If you tuned into to Shark Tank's season premier last Friday, you probably noticed a new guest judge: Emma Grede. She's the first Black female entrepreneur to appear on the show, where she is scheduled to make additional appearances throughout season 13. The CEO and co-founder of Good American, a U.S. based apparel brand, and a founding partner of SKIMS, a loungewear, underwear and shapewear company, likely has much to offer the intrepid entrepreneurs--beyond a refreshing perspective on inclusivity.
Here are four things you need to know about Shark Tank's new guest judge:
1. Grede wants to break through the noise.
Throughout her career in fashion and as a Black female CEO, Grede has noticed the stark disparities in diversity and representation within entrepreneurship and is actively working to fill in those gaps. Part of that comes from ensuring the brands she works with include all sizes and skin tones. But it also comes from making appearances, like she is, on Shark Tank, as too few women of color get to spend time in the limelight. And as the old saw goes: when you see someone who looks like you succeed, it can help you visualize your own success.
2. She's looking for what's missing.
On this season of Shark Tank, Grede says she is focused on investing in individuals who are often underrepresented. She is looking to invest in those who are often left out of conversations when it comes to things like funding, especially black women. ProjectDiane, a biennial report on the state of Black and Latinx women founders by the organization digitalundivided, finds that Black and Latinx female founders raised just $1 billion in venture capital between 2018 and 2019. The number grew to $3.1 billion in 2020, but it's still pittance of the total capital outlay. The amount invested in U.S. startups last year reached $164 billion, according to the National Venture Capital Association.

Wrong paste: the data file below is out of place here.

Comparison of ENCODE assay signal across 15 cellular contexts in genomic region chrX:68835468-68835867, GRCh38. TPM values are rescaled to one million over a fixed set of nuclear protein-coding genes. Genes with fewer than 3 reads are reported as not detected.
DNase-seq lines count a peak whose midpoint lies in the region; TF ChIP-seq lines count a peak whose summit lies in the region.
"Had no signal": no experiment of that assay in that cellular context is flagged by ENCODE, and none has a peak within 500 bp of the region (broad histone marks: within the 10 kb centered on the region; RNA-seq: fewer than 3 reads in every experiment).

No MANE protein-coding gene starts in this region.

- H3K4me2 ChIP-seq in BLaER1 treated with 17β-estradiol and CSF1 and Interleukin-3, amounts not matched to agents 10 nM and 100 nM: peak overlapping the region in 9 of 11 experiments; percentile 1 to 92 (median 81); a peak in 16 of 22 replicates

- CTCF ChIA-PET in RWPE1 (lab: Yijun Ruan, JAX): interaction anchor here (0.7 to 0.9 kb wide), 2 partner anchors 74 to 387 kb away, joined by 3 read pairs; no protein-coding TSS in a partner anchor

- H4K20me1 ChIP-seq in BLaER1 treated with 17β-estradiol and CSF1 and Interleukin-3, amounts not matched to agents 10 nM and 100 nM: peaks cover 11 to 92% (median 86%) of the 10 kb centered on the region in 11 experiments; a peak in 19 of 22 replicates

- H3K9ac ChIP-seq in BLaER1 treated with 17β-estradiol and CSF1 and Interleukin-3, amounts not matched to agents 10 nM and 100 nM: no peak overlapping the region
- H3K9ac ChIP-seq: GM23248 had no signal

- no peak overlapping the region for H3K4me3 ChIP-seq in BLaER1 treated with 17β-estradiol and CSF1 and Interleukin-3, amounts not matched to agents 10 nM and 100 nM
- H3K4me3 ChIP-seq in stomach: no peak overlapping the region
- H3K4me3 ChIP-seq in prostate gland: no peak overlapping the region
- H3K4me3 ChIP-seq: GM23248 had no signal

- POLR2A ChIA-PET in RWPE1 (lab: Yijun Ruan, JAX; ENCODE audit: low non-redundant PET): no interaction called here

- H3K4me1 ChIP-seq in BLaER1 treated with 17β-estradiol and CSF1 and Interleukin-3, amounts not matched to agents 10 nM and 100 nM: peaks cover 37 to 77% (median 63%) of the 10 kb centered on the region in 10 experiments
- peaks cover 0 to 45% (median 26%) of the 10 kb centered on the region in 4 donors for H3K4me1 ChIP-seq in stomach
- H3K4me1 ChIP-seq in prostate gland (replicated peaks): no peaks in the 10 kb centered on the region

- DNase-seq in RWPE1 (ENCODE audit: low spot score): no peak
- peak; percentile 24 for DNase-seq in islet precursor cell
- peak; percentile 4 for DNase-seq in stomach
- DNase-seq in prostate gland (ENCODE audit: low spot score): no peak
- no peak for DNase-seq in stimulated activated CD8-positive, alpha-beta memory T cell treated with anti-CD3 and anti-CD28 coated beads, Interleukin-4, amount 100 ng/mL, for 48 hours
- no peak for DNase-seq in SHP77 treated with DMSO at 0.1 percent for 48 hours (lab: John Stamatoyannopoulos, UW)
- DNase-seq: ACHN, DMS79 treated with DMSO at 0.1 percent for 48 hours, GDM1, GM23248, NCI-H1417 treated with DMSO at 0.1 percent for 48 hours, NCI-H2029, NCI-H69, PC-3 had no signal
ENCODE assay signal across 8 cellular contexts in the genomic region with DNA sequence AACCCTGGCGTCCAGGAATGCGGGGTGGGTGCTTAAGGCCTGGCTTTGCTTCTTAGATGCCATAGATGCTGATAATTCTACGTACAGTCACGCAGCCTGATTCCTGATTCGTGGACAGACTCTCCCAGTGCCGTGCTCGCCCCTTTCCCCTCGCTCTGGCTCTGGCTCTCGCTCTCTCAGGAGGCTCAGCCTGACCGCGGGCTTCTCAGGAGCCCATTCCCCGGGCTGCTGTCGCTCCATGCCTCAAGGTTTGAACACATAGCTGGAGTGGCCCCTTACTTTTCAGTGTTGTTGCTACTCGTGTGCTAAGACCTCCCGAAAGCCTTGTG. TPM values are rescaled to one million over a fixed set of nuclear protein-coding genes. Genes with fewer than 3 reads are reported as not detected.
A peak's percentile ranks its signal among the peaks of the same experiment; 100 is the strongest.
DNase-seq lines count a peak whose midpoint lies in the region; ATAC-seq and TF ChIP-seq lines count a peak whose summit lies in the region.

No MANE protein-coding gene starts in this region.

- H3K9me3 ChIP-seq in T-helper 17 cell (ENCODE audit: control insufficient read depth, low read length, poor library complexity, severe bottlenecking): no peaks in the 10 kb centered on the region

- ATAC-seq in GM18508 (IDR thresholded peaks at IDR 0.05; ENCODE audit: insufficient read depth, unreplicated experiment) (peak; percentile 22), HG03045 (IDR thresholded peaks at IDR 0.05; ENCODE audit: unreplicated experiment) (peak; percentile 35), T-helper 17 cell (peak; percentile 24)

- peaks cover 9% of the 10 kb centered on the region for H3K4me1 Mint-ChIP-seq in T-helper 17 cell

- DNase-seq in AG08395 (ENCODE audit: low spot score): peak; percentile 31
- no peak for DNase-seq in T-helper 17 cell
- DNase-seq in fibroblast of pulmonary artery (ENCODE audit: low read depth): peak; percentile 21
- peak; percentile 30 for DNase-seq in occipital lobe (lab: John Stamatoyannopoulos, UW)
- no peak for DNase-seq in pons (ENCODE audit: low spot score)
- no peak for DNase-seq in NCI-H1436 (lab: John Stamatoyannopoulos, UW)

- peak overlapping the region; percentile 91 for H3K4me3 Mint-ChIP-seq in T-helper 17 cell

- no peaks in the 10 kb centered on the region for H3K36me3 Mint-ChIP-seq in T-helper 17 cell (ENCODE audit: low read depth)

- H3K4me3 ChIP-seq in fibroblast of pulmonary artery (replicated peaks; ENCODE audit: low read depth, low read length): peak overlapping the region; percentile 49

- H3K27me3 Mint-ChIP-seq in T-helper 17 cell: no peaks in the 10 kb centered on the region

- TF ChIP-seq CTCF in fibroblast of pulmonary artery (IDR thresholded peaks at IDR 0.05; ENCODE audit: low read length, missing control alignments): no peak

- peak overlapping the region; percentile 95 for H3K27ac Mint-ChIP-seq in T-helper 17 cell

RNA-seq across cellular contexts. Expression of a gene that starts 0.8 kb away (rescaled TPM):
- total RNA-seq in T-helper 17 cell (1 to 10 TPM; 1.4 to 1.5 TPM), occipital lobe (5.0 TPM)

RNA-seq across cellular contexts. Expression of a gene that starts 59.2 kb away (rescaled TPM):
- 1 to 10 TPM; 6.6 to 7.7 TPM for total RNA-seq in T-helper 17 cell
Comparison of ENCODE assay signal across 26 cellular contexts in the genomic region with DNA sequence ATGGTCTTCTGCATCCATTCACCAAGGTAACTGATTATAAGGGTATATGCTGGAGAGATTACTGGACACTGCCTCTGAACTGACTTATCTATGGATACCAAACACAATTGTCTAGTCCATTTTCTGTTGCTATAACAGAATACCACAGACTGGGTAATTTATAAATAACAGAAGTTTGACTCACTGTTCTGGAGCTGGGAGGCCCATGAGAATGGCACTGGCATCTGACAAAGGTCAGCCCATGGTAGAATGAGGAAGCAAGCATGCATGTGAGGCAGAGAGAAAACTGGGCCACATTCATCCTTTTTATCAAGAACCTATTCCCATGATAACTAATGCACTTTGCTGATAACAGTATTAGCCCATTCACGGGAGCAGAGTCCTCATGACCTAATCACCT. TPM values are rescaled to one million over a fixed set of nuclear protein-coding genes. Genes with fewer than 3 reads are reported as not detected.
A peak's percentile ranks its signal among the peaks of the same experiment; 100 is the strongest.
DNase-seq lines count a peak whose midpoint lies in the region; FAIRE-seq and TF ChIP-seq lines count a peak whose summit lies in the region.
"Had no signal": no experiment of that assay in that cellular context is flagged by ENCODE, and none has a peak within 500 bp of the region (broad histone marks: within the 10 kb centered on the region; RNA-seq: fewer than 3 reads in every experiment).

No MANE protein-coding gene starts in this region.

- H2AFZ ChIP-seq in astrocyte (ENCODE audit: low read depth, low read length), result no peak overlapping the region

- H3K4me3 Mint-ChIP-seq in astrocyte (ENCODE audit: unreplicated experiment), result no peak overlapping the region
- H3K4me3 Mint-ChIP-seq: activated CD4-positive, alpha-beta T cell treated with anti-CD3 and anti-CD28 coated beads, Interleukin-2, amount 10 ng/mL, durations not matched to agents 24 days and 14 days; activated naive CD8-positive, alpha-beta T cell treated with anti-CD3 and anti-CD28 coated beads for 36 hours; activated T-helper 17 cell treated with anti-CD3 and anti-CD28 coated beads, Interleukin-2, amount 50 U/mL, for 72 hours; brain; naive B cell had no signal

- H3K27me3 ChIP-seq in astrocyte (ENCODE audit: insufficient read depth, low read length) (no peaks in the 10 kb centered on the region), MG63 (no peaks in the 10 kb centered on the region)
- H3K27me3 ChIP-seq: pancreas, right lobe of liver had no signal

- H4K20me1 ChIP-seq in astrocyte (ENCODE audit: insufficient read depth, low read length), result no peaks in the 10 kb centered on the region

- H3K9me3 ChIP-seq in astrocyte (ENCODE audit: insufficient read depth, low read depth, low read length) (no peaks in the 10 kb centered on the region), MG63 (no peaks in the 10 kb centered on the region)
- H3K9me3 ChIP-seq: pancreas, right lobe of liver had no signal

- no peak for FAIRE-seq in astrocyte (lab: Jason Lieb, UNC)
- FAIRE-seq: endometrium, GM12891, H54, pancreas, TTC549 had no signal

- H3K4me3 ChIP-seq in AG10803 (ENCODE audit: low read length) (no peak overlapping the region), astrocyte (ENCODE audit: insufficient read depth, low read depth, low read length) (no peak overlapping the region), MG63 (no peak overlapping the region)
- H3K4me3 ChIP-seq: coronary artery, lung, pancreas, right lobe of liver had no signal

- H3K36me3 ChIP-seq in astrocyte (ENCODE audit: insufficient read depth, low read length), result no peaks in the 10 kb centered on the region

"The financial investment community has a huge responsibility to address racial inequality in the U.S.," Grede tells Inc. "Shark Tank has given me the opportunity to shine a much needed light on the incredible entrepreneurs that may otherwise be overlooked."
3. Grede is committed to change.
Before forging partnerships with celebrities like Khloé and Kim Kardashian to launch brands like Good American and SKIMS, respectively, Grede worked in entertainment marketing, and at 24, launched ITB Worldwide, a talent and influencer marketing agency, where she currently serves as chair. In March of this year, alongside Chrissy Teigen and Kris Jenner, Grede launched Safely, a plant-powered cleaning brand.
To Grede, committing to change means getting ahead of the fray. It means leveraging social media to connect with people, while working with celebrities to create products that will resonate with customers. And she'll be looking for that sensibility in the companies she'll back.
4. She cares about more than fashion.
Grede knows a little can go a long way. As chairwoman of the Fifteen Percent Pledge, an initiative that urges retailers to dedicate at least 15 percent of their shelf space to a Black-owned business, Grede has seen firsthand how even a small lift can mean all the difference. With the impressive array of retail partners who've signed on to the pledge, the nonprofit has secured commitments amounting to more than $4 billion that will go to Black entrepreneurs across the U.S., over the next two years. Grede is confident that her investment dollars can have a similar affect.